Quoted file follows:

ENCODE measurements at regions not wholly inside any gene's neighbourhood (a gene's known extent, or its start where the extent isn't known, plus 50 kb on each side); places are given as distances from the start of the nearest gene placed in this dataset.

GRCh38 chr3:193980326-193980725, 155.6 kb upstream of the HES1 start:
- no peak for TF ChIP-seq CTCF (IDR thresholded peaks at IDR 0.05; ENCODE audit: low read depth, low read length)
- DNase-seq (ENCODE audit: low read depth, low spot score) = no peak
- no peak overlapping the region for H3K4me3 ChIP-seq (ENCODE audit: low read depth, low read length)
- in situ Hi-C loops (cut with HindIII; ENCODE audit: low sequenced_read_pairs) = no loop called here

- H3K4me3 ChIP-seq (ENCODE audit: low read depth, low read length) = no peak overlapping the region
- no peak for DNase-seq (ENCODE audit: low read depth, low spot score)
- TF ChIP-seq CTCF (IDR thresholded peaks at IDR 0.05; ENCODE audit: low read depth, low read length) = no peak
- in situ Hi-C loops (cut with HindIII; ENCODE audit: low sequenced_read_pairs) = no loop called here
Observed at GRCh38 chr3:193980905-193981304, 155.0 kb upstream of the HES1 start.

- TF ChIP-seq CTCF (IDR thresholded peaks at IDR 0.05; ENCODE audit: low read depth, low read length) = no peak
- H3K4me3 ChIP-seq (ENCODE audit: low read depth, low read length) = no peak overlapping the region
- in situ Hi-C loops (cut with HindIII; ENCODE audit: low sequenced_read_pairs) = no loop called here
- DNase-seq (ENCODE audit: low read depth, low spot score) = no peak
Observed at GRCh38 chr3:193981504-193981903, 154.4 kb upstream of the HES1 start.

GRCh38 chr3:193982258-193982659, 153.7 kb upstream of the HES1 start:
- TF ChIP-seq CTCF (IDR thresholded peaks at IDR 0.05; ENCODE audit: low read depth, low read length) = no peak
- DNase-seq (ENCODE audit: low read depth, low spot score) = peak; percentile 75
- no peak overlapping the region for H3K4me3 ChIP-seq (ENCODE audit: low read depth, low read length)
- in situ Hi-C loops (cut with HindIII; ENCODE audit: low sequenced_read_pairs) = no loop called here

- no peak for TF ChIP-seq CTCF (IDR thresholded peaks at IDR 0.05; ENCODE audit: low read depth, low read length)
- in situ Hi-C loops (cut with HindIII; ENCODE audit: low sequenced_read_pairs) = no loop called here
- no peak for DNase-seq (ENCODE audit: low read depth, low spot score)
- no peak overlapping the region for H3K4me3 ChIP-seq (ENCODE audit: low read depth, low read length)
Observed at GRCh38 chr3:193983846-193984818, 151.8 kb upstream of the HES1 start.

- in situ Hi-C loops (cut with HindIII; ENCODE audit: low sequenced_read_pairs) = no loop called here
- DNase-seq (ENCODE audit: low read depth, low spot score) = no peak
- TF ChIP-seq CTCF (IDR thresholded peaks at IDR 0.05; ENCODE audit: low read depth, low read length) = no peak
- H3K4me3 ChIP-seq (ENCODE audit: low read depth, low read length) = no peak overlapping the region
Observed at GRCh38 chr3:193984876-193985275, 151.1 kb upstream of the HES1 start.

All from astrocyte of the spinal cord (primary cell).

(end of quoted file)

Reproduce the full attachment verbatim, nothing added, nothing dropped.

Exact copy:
ENCODE measurements at regions not wholly inside any gene's neighbourhood (a gene's known extent, or its start where the extent isn't known, plus 50 kb on each side); places are given as distances from the start of the nearest gene placed in this dataset.

GRCh38 chr3:193980326-193980725, 155.6 kb upstream of the HES1 start:
- no peak for TF ChIP-seq CTCF (IDR thresholded peaks at IDR 0.05; ENCODE audit: low read depth, low read length)
- DNase-seq (ENCODE audit: low read depth, low spot score) = no peak
- no peak overlapping the region for H3K4me3 ChIP-seq (ENCODE audit: low read depth, low read length)
- in situ Hi-C loops (cut with HindIII; ENCODE audit: low sequenced_read_pairs) = no loop called here

- H3K4me3 ChIP-seq (ENCODE audit: low read depth, low read length) = no peak overlapping the region
- no peak for DNase-seq (ENCODE audit: low read depth, low spot score)
- TF ChIP-seq CTCF (IDR thresholded peaks at IDR 0.05; ENCODE audit: low read depth, low read length) = no peak
- in situ Hi-C loops (cut with HindIII; ENCODE audit: low sequenced_read_pairs) = no loop called here
Observed at GRCh38 chr3:193980905-193981304, 155.0 kb upstream of the HES1 start.

- TF ChIP-seq CTCF (IDR thresholded peaks at IDR 0.05; ENCODE audit: low read depth, low read length) = no peak
- H3K4me3 ChIP-seq (ENCODE audit: low read depth, low read length) = no peak overlapping the region
- in situ Hi-C loops (cut with HindIII; ENCODE audit: low sequenced_read_pairs) = no loop called here
- DNase-seq (ENCODE audit: low read depth, low spot score) = no peak
Observed at GRCh38 chr3:193981504-193981903, 154.4 kb upstream of the HES1 start.

GRCh38 chr3:193982258-193982659, 153.7 kb upstream of the HES1 start:
- TF ChIP-seq CTCF (IDR thresholded peaks at IDR 0.05; ENCODE audit: low read depth, low read length) = no peak
- DNase-seq (ENCODE audit: low read depth, low spot score) = peak; percentile 75
- no peak overlapping the region for H3K4me3 ChIP-seq (ENCODE audit: low read depth, low read length)
- in situ Hi-C loops (cut with HindIII; ENCODE audit: low sequenced_read_pairs) = no loop called here

- no peak for TF ChIP-seq CTCF (IDR thresholded peaks at IDR 0.05; ENCODE audit: low read depth, low read length)
- in situ Hi-C loops (cut with HindIII; ENCODE audit: low sequenced_read_pairs) = no loop called here
- no peak for DNase-seq (ENCODE audit: low read depth, low spot score)
- no peak overlapping the region for H3K4me3 ChIP-seq (ENCODE audit: low read depth, low read length)
Observed at GRCh38 chr3:193983846-193984818, 151.8 kb upstream of the HES1 start.

- in situ Hi-C loops (cut with HindIII; ENCODE audit: low sequenced_read_pairs) = no loop called here
- DNase-seq (ENCODE audit: low read depth, low spot score) = no peak
- TF ChIP-seq CTCF (IDR thresholded peaks at IDR 0.05; ENCODE audit: low read depth, low read length) = no peak
- H3K4me3 ChIP-seq (ENCODE audit: low read depth, low read length) = no peak overlapping the region
Observed at GRCh38 chr3:193984876-193985275, 151.1 kb upstream of the HES1 start.

All from astrocyte of the spinal cord (primary cell).